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ARTICLE |

'Navelitis'

Charles Camisa, MD; Richard D. Carr, MD
JAMA. 1985;254(20):2893. doi:10.1001/jama.1985.03360200043018.
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ABSTRACT

To the Editor.—  Suppurative reactions to foreign bodies in body orifices are not uncommon, such as food or other objects aspirated by children or vaginal tampons inserted and forgotten.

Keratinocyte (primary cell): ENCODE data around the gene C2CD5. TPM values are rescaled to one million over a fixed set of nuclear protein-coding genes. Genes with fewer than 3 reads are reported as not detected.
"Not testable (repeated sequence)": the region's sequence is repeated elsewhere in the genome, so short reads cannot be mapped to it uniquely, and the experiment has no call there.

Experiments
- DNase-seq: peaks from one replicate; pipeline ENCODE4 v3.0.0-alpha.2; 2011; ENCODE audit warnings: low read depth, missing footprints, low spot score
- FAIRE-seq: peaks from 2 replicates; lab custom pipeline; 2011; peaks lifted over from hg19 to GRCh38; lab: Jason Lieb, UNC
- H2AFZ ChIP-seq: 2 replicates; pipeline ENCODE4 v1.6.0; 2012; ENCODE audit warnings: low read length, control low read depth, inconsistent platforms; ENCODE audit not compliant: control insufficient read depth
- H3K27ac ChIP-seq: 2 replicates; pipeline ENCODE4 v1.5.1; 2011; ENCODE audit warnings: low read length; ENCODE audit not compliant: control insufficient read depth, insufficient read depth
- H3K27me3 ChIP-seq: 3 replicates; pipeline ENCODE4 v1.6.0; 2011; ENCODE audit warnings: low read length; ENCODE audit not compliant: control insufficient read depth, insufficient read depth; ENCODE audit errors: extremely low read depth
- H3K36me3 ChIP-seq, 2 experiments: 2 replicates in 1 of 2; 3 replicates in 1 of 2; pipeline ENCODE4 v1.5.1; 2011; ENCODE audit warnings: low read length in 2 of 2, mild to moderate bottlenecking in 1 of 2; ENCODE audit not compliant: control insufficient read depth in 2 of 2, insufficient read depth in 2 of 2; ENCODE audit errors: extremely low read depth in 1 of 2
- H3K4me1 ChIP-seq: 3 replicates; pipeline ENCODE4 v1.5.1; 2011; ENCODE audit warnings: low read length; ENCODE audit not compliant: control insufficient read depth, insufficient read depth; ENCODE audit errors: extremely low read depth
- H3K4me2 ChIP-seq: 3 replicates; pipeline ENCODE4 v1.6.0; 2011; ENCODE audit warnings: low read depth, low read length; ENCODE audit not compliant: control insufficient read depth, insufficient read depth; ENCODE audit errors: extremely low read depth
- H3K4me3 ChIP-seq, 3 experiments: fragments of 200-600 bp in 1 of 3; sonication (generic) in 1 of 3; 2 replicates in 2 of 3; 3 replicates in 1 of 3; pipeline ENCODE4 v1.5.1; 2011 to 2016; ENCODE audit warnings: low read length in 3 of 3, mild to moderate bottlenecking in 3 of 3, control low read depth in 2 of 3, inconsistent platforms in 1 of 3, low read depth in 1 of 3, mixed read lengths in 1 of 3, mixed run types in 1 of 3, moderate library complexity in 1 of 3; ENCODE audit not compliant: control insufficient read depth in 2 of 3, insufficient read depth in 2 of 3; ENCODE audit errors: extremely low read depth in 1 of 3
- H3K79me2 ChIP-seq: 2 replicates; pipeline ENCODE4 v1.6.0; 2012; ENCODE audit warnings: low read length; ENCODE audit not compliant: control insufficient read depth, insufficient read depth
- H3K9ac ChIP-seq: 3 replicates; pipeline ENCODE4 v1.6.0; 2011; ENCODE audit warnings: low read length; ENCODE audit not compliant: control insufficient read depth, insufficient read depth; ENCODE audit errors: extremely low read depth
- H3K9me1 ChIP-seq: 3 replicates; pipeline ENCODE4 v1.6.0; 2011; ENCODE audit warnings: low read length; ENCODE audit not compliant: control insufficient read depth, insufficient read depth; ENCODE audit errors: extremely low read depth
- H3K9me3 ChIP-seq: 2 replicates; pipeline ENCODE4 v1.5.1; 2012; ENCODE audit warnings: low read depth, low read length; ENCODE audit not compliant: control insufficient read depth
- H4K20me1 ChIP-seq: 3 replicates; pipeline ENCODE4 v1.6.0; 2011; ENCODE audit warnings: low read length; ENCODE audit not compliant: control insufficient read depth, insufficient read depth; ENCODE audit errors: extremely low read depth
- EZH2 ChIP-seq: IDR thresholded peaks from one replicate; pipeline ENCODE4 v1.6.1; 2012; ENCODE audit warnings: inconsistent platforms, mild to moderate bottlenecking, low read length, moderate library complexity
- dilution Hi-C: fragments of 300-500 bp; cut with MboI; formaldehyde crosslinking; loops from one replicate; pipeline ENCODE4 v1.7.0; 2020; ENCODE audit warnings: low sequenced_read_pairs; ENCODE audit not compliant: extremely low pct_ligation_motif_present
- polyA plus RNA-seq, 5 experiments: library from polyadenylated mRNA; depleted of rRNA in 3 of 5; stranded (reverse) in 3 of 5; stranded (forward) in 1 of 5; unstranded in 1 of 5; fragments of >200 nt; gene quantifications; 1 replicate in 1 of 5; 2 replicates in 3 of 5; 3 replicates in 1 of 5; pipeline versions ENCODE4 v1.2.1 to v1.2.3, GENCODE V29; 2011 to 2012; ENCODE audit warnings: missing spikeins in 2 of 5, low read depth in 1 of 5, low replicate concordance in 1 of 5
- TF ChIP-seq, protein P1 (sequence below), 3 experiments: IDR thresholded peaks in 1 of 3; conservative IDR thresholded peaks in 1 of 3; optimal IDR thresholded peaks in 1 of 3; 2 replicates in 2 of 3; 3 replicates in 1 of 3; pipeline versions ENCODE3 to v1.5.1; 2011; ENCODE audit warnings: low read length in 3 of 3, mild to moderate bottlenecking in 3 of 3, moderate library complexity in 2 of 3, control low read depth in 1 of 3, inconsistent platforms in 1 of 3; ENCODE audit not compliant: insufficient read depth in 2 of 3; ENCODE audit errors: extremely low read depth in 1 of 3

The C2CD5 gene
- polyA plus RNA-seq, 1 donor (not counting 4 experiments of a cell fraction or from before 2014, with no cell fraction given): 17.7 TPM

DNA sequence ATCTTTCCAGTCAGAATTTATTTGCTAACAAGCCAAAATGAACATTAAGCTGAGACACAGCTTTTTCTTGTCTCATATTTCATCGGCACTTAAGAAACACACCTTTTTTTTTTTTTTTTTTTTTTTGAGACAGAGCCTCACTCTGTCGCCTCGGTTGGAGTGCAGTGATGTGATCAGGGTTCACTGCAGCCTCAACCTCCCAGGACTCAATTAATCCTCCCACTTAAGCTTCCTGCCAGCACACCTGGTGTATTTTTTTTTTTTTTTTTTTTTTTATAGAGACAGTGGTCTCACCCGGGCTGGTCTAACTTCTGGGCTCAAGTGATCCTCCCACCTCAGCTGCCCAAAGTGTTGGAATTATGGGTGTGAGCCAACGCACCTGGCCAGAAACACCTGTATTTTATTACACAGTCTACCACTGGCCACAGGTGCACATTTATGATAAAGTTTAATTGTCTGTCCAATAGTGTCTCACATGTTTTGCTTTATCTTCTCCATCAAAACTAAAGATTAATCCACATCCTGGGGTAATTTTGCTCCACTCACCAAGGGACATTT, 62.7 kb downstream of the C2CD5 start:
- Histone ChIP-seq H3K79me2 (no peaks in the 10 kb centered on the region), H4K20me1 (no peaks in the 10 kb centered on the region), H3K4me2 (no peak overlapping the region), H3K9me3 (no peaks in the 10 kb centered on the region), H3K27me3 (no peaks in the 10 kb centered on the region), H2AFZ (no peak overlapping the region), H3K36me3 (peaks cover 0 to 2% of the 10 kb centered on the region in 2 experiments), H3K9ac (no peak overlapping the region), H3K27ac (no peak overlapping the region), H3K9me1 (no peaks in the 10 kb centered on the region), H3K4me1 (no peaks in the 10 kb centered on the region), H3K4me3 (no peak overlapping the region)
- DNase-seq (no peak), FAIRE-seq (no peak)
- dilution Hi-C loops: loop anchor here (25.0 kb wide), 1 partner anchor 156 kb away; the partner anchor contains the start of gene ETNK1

Report of a Case—  We recently saw an unusual case of an obese 41-year-old man who complained of a malodorous discharge from his navel. He possessed an "inny" that he usually cleaned with a cottontipped applicator. On initial examination, a foul-smelling yellowish-green discharge was noted. The skin that could be observed at the orifice was intact and free of lesions. The navel could admit the entire length of the examiner's index finger, and no lesion was palpated by digital examination. Bacterial and fungal cultures showed no growth. An ointment containing clotrimazole, gentamicin sulfate, and triamcinolone acetonide was prescribed, which was applied with a cotton-tipped applicator. No improvement was observed after one week. The topical therapy was discontinued, and the patient was

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